R11 is not just a resistor, it has 10-12 turns of roughly 1 mm diameter enamelled wire wound around it.

LED1 is the cheapest (= low brightness) red color kind.

Once powered up, tweak R6 until you get few tens of milivolts across R4 and R5.
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Old 7th January 2011, 07:42 PM   #9
kevinkr is offline kevinkr  United States
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Quote:
Quote:
Originally Posted by kevinkr Click the image to open in full size.
You need one high voltage supply for the tube, and a separate and much lower supply for the power amplifier stages.

Why so ? According to the datasheet the tube works fine at 100V. And why use lower voltage transistors ? If I use current ones, I don't have to add extra large power resistors to the power supply, and only requires a single supply. Mount T3 on the heatsink with the power transistors and you will have some thermal compensation as I mentioned.
You misunderstood me, I suggested a lower power supply voltage of +/-40V for the output stage and not the tube, and I was not talking about the transistors themselves. Incidentally in a power stage such as this the power supply voltage should be appreciably less than half the rated VCE of the transistor to prevent breakdown when one transistor is close to saturation and the other is near cut off.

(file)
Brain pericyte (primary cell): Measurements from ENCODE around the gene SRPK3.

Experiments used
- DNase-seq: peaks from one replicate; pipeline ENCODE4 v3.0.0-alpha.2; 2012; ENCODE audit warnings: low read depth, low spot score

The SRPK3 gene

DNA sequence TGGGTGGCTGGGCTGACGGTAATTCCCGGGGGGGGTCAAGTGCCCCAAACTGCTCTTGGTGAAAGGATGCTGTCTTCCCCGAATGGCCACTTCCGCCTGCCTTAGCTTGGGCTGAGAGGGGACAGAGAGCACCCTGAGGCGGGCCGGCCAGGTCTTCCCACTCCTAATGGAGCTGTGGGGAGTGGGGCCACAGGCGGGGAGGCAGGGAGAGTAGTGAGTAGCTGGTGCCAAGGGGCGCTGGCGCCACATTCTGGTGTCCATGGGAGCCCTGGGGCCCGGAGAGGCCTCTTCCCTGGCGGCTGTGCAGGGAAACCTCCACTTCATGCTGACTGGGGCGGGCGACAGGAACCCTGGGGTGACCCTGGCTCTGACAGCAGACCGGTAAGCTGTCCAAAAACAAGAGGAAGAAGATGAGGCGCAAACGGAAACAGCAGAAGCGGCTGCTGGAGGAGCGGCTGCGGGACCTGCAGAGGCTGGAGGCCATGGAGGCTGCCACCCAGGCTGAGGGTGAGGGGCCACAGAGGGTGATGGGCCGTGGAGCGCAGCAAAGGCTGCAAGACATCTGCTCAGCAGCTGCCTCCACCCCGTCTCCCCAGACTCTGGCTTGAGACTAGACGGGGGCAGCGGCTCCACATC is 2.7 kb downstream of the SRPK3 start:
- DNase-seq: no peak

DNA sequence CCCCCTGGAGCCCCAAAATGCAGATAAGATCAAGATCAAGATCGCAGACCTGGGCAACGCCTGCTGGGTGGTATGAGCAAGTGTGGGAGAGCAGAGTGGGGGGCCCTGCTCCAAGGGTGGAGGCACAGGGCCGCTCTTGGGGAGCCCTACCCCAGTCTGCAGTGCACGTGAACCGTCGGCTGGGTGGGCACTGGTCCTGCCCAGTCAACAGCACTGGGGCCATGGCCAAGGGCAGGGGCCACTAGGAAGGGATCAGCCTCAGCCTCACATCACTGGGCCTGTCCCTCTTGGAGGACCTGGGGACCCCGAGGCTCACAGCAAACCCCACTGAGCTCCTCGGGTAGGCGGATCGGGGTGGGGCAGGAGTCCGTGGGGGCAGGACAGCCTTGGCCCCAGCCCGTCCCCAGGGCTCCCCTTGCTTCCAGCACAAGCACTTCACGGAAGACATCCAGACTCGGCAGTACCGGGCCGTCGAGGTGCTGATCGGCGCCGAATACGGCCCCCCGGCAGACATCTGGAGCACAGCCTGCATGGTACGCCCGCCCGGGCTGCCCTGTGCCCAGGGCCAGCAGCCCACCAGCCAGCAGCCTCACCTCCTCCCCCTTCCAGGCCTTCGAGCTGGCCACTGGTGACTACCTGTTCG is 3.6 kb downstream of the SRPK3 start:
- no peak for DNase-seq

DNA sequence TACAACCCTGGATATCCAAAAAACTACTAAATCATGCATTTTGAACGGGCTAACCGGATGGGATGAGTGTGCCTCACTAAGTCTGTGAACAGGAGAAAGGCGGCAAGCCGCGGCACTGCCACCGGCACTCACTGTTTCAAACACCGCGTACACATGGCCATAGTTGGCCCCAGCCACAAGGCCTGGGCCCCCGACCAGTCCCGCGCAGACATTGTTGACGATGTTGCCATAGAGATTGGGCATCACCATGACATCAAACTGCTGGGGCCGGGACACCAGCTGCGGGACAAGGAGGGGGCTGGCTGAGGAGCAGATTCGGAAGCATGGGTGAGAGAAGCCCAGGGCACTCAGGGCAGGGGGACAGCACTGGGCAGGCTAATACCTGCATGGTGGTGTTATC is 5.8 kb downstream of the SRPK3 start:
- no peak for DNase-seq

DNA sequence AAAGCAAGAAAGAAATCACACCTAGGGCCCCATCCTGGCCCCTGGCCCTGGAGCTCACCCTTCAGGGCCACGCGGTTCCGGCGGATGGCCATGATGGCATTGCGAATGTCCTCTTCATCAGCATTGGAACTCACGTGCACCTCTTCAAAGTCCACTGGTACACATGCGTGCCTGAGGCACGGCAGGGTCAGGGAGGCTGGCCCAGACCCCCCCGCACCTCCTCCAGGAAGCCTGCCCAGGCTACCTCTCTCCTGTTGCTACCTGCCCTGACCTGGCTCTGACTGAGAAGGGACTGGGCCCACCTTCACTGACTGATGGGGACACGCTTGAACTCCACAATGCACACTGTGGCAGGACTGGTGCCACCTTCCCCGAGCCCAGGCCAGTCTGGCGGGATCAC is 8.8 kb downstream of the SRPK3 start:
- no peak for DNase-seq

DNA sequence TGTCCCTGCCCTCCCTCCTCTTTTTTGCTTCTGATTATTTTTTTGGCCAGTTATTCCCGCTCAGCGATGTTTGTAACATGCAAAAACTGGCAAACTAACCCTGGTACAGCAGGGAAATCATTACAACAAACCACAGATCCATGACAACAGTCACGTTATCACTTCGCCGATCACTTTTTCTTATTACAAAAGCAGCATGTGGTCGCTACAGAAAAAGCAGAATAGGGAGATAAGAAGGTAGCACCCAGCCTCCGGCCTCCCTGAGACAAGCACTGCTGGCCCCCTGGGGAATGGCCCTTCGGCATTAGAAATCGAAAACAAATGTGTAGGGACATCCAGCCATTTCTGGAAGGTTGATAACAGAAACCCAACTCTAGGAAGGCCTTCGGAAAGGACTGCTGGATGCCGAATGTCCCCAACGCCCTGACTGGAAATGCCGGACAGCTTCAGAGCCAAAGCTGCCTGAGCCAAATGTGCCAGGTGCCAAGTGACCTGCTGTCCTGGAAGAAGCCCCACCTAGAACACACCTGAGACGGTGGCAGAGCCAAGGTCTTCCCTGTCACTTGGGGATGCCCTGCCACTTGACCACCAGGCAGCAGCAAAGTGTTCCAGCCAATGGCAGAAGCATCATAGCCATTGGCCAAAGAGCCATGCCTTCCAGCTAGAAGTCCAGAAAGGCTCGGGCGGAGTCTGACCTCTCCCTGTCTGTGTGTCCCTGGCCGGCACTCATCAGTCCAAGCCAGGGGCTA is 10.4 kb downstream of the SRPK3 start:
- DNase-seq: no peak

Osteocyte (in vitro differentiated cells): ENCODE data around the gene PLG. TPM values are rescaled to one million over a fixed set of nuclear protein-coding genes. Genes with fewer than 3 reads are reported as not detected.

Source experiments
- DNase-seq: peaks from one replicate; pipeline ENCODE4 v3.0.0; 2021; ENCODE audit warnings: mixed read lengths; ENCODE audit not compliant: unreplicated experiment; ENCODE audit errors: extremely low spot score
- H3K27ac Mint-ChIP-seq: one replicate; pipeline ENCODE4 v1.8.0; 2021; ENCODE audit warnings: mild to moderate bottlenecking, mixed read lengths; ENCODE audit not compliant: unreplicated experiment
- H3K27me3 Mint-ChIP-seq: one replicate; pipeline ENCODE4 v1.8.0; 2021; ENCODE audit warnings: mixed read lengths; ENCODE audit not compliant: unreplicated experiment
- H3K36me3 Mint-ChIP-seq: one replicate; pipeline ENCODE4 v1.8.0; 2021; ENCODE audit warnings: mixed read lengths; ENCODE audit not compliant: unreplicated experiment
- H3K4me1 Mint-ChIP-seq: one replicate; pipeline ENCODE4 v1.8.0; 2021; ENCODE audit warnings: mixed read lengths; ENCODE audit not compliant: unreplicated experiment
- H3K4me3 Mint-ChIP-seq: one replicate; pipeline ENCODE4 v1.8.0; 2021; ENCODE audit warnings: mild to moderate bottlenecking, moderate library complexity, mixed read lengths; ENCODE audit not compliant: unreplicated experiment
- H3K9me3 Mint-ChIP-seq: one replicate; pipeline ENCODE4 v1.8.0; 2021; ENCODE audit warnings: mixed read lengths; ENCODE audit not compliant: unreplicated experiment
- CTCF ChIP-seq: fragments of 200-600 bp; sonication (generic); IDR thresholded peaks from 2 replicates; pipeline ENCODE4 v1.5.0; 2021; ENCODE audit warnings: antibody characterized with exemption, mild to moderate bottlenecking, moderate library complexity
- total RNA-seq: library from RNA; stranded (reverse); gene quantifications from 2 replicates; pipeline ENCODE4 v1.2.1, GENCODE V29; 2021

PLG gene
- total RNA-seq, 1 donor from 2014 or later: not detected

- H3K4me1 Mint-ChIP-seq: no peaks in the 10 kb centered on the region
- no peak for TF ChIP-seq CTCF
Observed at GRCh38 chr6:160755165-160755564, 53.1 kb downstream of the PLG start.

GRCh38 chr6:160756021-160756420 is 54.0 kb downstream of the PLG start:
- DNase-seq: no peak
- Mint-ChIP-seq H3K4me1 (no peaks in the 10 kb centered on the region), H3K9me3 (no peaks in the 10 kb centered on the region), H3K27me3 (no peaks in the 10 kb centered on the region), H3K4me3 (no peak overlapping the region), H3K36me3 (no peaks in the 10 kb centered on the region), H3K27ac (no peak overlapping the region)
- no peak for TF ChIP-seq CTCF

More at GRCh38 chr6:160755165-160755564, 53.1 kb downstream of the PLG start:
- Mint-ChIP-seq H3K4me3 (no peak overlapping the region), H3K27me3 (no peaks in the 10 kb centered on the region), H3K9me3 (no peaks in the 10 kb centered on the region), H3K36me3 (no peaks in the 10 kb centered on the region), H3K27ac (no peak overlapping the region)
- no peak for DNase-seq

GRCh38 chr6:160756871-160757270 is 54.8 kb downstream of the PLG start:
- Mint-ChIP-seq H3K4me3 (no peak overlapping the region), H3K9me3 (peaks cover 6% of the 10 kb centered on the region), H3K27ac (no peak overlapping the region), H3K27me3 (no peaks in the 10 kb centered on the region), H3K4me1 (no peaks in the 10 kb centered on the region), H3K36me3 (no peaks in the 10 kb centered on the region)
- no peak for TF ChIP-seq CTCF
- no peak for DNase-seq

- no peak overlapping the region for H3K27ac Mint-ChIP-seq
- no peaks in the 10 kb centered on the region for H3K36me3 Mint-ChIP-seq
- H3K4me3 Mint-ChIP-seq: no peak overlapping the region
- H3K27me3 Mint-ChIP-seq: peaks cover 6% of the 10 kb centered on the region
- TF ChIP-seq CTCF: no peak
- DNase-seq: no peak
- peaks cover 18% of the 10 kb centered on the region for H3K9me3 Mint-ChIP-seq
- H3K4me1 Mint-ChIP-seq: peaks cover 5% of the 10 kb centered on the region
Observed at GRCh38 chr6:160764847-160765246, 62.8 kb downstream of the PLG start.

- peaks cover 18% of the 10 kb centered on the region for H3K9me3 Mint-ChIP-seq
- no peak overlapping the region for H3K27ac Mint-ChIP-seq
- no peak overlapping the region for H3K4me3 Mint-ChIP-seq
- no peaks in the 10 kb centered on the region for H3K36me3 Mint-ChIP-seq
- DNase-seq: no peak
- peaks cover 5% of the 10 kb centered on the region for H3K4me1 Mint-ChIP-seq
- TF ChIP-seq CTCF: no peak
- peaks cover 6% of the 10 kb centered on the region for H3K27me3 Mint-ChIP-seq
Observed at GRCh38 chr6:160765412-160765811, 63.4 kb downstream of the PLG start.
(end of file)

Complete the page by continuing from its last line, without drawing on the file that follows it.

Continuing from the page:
The output circuit posted by Arnulf should work well, and requires only a single supply. Mount T3 on the heatsink with the power transistors and you will have some thermal compensation as well.

You need to add lots of capacitance in the low voltage supply that should be present for the output stage. CRC filtering is not a good idea with the current required for a solid state output.
stage.. You should still use a high voltage supply for the tube stages, and a lower voltage supply for the output stage.
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Last edited by kevinkr; 7th January 2011 at 07:50 PM.
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Old 7th January 2011, 07:43 PM   #10
Tauri is offline Tauri  Estonia
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Okay, thanks for clearing that.